Regulating fatty tissue

Bscl2 plays a role in browning adipose tissue.

Many of us have gone on diets to decrease body fat. But what if you needed to put on fat? People born with Berardinelli–Seip congenital lipodystrophy would do anything to gain just a few pounds. Patients suffering from the disease have mutations in their BSCL2 gene that result in a lack of fatty tissue in the body and a lack of functioning adipoctyes for lipid storage. They develop insulin resistance, accumulate fat in both muscle and the liver, and are prone to type 2 diabetes. Recently, the role of Bscl2 regulation in mature adipocyte maintenance was investigated and the results described in the Journal of Lipid Research.

Two primary forms of adipose tissue are present in the body: white and brown. White adipose tissue, or WAT, mainly functions as energy storage, releasing fatty acids into the bloodstream to feed the body, while brown adipose tissue, or BAT, acts to generate heat by consuming fat stores and is predominant in infants, who cannot shiver in response to cold temperatures. Interestingly, studies have found that WAT can brown, forming beige tissue with increased lipolysis and subsequently lowered lipid content.

Previously, global knockdown of Bscl2 in mice resulted in widespread ablation of WAT, while the remaining white fat demonstrated substantial browning effects. These findings compelled Hongyi Zhou and Weiqin Chen at Georgia Regents University to examine the role that Bscl2 plays in adipose development.

To investigate the effects of Bscl2 on mature adipocyte maintenance, mouse models were generated to knockout Bscl2 specifically in adipose tissues after the mice reached adulthood, thus avoiding complicating factors that would arise in global knockouts during infancy. The body weight, food intake and energy expenditures of the mice (versus a control group) were monitored for 12 weeks after inducing Bscl2 knockout, and the mice also were tested for resistance to insulin and glucose tolerance. Intriguingly, the knockout mice showed decreased body fat, reduced food intake and slightly increased energy expenditure, overall leading to leaner mice, even when placed on a high-fat diet. Insulin resistance was noted as observed in human subjects with BSCL2 mutations, but there was not a decrease in glucose tolerance, presenting incomplete symptoms for type 2 diabetes. Importantly, body WAT mass decreased sharply, and browning was noted in the remaining tissues.

The impact of knocking out Bscl2 on gene expression in BAT and WAT was measured using next-generation RNA sequencing. As expected, genes involved in browning, lipolysis and fatty acid oxidation all were upregulated, establishing a basis for reconnecting Bscl2 with beige cell formation and decreased lipid stores. The RNA sequencing also revealed that ADRB3, a G-protein-coupled adrenergic receptor known to stimulate lipolysis, was downregulated in the knockout mice despite the lean phenotype observed. Based on these findings, Bscl2 and ADRB3 have a complex relationship in maintaining whole-body homeostasis, but Bscl2 has a definitive role in lipolysis and browning of WAT in adult tissues.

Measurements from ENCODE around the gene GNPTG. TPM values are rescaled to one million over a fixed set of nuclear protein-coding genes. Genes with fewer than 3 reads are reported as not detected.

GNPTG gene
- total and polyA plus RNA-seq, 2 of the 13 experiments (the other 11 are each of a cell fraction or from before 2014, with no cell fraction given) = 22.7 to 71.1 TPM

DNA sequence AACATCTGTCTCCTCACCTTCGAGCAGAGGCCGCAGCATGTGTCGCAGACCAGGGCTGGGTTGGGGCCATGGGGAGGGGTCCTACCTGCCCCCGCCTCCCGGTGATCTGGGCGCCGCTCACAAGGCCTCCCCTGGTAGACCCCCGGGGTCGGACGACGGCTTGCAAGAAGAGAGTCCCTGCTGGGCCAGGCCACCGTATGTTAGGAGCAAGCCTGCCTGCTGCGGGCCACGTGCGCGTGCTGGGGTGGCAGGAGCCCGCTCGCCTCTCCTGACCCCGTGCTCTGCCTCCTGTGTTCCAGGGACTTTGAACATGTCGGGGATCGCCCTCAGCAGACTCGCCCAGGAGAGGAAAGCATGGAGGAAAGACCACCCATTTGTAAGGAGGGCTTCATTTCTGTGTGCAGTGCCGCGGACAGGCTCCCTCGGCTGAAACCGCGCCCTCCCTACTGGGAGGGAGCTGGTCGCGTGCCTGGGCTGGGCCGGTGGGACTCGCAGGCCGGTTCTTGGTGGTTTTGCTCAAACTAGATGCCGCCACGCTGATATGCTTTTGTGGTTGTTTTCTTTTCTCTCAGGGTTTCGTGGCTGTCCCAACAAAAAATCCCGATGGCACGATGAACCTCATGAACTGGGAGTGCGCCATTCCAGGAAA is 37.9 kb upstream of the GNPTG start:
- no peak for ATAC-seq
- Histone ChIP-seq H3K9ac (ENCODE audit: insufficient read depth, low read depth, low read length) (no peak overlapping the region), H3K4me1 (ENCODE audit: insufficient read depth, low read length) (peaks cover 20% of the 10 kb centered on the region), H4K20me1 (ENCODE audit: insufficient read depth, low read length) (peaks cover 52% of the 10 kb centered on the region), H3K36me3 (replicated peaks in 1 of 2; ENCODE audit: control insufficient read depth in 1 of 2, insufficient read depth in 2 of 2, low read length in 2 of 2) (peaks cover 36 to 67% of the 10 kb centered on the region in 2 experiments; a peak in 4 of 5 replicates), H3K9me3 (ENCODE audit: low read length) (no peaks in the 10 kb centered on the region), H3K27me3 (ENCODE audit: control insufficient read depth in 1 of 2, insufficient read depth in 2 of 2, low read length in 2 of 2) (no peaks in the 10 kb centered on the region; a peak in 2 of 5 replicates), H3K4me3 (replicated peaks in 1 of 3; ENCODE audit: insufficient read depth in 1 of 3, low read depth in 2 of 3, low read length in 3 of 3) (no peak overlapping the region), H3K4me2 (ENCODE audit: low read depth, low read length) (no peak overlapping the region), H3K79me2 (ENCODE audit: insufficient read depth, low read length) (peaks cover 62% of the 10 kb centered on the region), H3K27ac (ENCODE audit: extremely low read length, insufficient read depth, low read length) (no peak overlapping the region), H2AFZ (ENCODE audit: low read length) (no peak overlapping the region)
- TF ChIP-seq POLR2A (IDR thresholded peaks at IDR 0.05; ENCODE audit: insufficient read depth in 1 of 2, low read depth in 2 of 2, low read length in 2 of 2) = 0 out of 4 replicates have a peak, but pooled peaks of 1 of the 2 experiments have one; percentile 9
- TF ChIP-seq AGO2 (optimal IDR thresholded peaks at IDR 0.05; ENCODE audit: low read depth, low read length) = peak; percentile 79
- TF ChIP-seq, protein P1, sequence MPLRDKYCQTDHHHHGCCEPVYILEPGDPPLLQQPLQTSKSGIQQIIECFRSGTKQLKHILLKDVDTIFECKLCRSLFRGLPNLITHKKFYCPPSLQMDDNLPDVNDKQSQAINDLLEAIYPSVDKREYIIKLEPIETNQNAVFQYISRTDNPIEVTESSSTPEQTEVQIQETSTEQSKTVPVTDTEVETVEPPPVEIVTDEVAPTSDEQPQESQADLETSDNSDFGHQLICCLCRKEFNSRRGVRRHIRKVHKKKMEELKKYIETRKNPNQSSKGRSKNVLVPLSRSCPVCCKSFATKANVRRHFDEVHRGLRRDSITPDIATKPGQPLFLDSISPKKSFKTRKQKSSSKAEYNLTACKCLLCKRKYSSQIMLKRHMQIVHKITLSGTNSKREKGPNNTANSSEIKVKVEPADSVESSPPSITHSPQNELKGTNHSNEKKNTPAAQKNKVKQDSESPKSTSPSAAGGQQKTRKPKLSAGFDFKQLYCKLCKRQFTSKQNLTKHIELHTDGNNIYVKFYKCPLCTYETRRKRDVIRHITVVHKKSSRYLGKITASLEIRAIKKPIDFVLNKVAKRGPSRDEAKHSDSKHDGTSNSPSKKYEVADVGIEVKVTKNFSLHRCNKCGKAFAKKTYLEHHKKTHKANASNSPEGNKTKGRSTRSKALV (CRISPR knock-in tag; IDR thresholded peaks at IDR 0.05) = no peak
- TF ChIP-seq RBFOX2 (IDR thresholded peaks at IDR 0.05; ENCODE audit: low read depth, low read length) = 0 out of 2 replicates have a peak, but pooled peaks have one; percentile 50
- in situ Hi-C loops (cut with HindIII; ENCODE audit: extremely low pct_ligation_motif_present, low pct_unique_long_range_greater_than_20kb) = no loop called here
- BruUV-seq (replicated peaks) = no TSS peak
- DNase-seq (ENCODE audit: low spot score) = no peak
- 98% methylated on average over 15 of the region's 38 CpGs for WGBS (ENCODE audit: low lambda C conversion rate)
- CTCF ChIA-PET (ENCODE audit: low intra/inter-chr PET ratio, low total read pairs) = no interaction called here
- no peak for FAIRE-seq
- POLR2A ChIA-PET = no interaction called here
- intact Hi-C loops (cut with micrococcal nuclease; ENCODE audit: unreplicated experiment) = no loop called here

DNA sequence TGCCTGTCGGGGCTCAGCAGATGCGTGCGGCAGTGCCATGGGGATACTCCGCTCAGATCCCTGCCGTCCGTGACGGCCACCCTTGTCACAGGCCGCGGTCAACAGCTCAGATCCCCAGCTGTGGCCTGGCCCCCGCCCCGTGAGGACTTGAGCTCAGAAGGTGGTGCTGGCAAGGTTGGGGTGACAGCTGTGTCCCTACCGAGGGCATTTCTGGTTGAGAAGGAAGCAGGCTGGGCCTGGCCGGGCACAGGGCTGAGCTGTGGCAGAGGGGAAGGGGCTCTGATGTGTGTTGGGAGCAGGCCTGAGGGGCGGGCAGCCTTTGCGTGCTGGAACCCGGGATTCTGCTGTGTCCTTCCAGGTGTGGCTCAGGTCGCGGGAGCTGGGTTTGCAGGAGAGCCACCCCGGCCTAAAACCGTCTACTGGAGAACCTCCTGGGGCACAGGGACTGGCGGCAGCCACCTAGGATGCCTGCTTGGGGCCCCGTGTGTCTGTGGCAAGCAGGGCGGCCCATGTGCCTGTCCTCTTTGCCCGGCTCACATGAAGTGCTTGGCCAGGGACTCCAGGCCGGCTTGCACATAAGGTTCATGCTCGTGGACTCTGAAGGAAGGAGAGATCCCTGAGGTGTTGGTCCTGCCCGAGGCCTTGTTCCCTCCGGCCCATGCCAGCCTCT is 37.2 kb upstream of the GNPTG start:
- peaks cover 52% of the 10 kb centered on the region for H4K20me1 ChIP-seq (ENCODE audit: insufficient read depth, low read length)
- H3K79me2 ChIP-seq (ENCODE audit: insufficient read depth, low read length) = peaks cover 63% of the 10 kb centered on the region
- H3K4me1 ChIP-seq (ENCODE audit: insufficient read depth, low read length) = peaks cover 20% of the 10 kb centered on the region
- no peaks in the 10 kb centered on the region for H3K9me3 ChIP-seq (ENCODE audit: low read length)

This discovery immediately conjures ideas of treatments that could regulate Bscl2 to induce the lean phenotype in obese individuals, but much remains to be discovered regarding the role(s) of Bscl2. Knockout mice fed a high-fat diet showed an increase in liver mass of 130 percent. This likely was due to heightened fatty acid synthesis and could act as a precursor to fatty liver disease, a condition often observed in individuals with mutations in the gene. This emphasizes that selective knockout or knockdown of the gene is unlikely to serve as an effective weight-loss treatment.

Further research is needed to tease apart the detailed mechanism by which Bscl2 regulates WAT formation, browning and lipolysis and how these effects intersect with ADRB3 signaling pathways to regulate energy homeostasis. In particular, the structure of Bscl2 needs to be resolved, as there are no known homologs of the protein, limiting predictions of binding targets or effectors. The key to understanding WAT development and browning lies in elucidating Bscl2 signaling pathways and its interaction partners, which could provide essential information for the future treatment of obesity.

Adam Cornish Adam Cornish teaches advanced placement chemistry, blogs about science and pays too much attention to national politics.